Article Text

  1. N. R. Tartaglia1,
  2. A. Reynolds2,
  3. S. M. Davis1,
  4. R. L. Hansen1,
  5. R. J. Hagerman1
  1. 1University of California, Davis M.I.N.D. Institute, Sacramento, CA
  2. 2The Children's Hospital, Denver, CO


Purpose of Study XXY syndrome (Klinefelter) and XXYY syndrome share a similar physical phenotype but differ in their behavioral phenotypes. Previous studies on XXY males describe academic difficulties and attentional problems, while reports of males with XXYY syndrome describe impulsivity, aggression, and anxiety. Despite multiple reports describing inattention, impulsivity, and behavioral problems in these groups, a study investigating the diagnosis of attention-deficit hyperactivity disorder (ADHD) and oppositional defiant disorder (ODD) in XXY and XXYY patients has not yet been described. The purpose of this study is to (1) compare rates and subtypes of ADHD and ODD in XXY and XXYY syndromes and (2) to describe response of ADHD symptoms to psychopharmacologic treatment in these 2 groups.

Methods Parents and teachers of males 5 to 25 years with XXY (n = 15) or XXYY (n = 24) completed the SNAP-IV rating scale that contains the DSM-IV criteria for ADHD and ODD. Clinical history and review of medication effectiveness were obtained by interview and record review.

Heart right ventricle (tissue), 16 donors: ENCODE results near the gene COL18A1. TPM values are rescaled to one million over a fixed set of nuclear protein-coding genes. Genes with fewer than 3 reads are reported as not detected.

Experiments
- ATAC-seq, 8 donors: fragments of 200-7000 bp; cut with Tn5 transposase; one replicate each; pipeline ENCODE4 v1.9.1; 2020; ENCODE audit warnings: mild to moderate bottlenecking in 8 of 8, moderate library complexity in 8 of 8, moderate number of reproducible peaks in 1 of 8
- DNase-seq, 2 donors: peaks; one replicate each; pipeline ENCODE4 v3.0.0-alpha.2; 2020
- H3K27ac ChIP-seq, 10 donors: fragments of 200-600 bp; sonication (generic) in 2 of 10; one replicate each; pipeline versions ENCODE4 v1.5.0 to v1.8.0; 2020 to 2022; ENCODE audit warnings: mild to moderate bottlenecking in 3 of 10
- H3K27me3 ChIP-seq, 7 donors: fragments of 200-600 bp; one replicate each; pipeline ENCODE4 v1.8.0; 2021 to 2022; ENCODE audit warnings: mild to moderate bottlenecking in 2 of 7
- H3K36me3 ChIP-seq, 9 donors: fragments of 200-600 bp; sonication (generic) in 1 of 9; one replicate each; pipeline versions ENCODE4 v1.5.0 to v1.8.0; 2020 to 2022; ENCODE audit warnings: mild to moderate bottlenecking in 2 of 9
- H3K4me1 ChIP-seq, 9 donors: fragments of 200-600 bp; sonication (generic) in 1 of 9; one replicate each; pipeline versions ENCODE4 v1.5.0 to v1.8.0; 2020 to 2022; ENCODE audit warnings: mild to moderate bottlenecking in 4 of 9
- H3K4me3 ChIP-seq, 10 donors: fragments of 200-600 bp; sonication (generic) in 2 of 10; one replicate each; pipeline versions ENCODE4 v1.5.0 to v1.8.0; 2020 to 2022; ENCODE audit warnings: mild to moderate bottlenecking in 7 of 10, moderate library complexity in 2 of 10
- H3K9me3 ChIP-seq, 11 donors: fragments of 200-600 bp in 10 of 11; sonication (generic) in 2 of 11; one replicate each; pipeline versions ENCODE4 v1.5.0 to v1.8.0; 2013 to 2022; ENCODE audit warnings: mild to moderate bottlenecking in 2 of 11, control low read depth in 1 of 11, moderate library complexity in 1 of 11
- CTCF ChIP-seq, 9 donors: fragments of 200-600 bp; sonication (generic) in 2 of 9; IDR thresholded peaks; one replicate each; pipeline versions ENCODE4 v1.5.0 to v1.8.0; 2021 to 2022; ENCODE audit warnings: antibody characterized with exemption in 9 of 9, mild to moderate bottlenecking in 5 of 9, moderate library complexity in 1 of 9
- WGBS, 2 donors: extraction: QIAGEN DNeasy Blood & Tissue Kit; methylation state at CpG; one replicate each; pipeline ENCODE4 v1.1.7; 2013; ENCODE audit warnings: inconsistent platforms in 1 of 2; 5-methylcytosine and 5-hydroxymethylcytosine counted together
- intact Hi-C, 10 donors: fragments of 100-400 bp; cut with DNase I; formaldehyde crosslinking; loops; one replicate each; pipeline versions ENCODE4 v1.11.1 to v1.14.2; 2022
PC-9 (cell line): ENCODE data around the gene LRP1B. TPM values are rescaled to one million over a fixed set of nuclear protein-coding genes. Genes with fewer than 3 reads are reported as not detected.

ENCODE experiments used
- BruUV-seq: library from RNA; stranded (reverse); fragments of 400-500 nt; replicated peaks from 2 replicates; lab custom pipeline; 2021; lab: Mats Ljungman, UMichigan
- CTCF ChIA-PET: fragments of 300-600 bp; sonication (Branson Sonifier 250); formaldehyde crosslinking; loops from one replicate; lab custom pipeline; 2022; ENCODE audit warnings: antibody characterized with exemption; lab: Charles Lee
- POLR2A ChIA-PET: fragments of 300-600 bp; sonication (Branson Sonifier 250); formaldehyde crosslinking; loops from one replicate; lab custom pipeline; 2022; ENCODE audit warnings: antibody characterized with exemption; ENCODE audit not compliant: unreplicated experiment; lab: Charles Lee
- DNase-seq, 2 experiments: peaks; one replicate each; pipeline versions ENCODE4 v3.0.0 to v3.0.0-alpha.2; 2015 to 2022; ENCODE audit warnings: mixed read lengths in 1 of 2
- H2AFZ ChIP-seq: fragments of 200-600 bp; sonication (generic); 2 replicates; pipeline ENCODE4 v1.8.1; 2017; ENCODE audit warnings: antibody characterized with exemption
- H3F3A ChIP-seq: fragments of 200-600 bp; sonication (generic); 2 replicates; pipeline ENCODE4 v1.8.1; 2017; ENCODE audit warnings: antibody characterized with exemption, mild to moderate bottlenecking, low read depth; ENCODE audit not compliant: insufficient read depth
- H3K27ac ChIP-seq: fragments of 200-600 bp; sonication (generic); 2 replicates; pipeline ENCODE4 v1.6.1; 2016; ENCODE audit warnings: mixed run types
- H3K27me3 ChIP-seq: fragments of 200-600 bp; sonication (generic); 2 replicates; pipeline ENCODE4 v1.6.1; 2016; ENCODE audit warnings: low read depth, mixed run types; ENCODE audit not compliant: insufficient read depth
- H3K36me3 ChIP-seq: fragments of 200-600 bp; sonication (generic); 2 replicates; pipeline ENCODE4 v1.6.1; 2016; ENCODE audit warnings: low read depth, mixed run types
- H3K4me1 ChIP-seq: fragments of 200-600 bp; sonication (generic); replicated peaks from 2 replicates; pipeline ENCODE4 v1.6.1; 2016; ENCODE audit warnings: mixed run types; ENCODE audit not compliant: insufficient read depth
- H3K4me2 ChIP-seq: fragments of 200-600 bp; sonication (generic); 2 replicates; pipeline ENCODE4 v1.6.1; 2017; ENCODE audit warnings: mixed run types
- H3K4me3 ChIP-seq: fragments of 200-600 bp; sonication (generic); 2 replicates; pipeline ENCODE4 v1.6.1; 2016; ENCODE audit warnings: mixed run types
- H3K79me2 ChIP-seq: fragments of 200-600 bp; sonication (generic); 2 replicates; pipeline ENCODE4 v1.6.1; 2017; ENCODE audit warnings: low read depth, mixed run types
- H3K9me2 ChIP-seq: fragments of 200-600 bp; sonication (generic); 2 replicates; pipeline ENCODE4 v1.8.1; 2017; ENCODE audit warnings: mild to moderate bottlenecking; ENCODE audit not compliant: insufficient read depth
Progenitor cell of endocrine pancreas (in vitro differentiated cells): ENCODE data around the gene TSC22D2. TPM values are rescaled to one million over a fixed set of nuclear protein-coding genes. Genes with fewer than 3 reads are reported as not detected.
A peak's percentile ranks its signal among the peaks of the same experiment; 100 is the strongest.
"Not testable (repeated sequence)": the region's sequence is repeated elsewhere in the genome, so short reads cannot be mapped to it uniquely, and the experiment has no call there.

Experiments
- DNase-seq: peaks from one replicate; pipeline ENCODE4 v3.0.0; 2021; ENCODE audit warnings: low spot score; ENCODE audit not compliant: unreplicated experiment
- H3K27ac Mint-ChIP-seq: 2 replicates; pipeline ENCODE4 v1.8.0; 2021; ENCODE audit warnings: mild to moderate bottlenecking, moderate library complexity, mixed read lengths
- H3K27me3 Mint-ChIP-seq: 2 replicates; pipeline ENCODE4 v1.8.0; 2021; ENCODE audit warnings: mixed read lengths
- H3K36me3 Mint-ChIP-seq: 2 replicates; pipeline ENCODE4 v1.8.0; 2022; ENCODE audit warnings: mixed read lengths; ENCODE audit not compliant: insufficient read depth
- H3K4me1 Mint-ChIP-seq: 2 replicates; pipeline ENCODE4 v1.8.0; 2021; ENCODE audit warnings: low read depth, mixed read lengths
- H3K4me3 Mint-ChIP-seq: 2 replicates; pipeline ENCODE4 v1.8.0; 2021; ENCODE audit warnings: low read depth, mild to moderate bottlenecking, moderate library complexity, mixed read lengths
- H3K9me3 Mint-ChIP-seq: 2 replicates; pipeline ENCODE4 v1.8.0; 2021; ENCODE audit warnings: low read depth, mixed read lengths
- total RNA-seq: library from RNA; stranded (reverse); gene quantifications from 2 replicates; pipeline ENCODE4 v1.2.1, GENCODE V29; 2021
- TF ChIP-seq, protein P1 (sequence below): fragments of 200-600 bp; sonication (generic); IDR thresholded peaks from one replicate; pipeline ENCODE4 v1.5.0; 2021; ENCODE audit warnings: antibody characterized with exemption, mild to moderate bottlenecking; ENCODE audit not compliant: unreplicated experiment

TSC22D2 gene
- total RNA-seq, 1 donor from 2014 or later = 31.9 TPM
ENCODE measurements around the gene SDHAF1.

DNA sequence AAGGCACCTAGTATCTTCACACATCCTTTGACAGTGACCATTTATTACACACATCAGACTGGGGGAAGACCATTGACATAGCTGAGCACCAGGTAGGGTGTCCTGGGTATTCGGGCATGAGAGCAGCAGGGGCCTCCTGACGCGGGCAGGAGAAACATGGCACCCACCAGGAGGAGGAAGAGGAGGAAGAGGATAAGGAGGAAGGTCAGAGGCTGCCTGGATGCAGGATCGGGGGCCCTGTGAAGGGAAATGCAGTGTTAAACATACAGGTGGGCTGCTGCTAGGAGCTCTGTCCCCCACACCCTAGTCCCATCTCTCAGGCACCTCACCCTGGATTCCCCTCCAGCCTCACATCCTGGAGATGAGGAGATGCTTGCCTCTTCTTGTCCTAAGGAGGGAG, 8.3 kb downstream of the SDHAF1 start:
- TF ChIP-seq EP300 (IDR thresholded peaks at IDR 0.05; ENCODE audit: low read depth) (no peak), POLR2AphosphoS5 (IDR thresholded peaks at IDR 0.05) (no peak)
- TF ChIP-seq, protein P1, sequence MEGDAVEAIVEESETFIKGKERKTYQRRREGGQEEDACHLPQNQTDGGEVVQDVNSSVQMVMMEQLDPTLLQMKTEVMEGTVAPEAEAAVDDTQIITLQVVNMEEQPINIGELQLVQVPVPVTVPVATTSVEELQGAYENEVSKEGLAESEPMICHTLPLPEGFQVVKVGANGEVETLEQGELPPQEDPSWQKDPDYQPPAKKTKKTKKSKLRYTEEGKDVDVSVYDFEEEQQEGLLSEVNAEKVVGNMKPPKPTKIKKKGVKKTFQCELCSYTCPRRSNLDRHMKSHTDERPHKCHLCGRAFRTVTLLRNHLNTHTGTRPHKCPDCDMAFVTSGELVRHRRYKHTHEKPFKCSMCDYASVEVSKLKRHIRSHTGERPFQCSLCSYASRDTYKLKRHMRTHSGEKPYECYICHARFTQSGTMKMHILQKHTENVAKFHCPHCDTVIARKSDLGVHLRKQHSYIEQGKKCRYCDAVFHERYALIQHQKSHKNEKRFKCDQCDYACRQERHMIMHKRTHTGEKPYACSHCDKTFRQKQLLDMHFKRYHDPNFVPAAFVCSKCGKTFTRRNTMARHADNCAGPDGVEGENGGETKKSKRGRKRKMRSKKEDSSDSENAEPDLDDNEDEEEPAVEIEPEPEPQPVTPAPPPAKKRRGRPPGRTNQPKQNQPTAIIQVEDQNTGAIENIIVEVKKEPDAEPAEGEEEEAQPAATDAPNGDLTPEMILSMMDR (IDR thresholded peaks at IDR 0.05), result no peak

Results 33% of males (5/15) with XXY syndrome met criteria for ADHD. 80% met criteria for ADHD-Inattentive subtype while 20% met criteria for the Combined subtype. 2 of 15 males with XXY (13%) met criteria for ODD, and both also had ADHD. In comparison, 70% (17/24) with XXYY syndrome met criteria for ADHD. 50% of XXYY males with ADHD had the Combined subtype, while the other 50% had the Inattentive subtype. 11 of 24 XXYY male children (46%) also met diagnostic criteria for ODD. Clinical history was consistent with SNAP-IV responses in all patients. Psychopharmacologic treatment of ADHD with stimulants was effective in 65% of patients, although XXYY patients were more likely to need additional medications.

Conclusions ADHD is an important clinical consideration in patients with both XXY and XXYY syndrome. Rates of ADHD of 33% in XXY and 70% in XXYY patients are considerably higher than the 3-10% reported in the general population and have not been previously reported in these patients. Males with XXY are more likely to have symptoms of inattention while XXYY males are more likely to have the combined subtype of ADHD. Males with XXYY are more likely to have ODD than XXY males. Stimulant treatment for ADHD symptoms is effective in both groups, and specific psychopharmacologic interventions will be discussed.

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